Eventually Chico was taken to live at the Milwaukee Zoo. When Mama came to visit him the recognition was undeniable.  

“When he saw her he covered his eyes,” Judy said.

Homecoming

Mama died in 1975 when Tony was 13 and his grandfather died three years later, but the restaurant remained popular. 

After graduating from Lakeland Union High School, Tony pursued a math degree at UW-Stout and married Cheryl Chiolino, his high school sweetheart. 

“I actually thought I was going to be a computer guy,” Tony said. “I went to a school with the best hospitality program in the Midwest and I was math major.”  

One day, in his third year at Stout, Tony had an epiphany. 

“I kind of looked around (and thought) I don’t even like half these people, their personalities weren’t what I was used to,” he said. “As a job in college I tended bar, so I figured maybe I should be the one to go back and take over the reins.”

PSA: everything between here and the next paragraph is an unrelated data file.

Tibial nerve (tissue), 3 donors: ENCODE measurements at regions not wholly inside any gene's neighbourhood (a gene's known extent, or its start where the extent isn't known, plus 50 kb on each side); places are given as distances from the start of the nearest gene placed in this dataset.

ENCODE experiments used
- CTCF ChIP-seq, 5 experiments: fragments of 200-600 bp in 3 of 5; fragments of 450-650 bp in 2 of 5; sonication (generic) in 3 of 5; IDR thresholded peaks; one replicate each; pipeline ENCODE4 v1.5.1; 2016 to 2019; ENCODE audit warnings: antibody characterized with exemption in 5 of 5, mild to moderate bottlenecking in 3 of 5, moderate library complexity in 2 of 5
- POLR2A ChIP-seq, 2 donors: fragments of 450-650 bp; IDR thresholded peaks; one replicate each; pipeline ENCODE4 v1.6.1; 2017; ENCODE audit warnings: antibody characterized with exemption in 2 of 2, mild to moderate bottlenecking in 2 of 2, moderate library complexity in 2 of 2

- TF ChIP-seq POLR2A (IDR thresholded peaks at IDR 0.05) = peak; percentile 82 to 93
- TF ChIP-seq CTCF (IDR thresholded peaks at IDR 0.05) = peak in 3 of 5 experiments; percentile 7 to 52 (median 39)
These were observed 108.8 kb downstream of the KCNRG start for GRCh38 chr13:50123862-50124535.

In 1984 Cheryl and Tony returned to Minocqua, “to help out for awhile,” Cheryl said. Later, Tony’s older brother would return as a cook and his stepsister and brother would come onboard as well. 

Returning to the family compound suited Tony and Cheryl. They had a son and daughter and raised them in the bigger house while Judy moved into the house where Mama, Papa and Irene, Judy’s sister-in-law, used to live. 

“(I) could literally look out (my) window and see (my) mother-in-law, and people would be like, ‘Oh my god, how can you do that?” But it was the best. It was the easiest thing to do,” Cheryl said. 

Judy agreed.

“We’ve never had any conflict. We all worked at the same place, we all lived close by and we all had fun,” she said. “The restaurant being a family business was a real part of our life because it was always there.”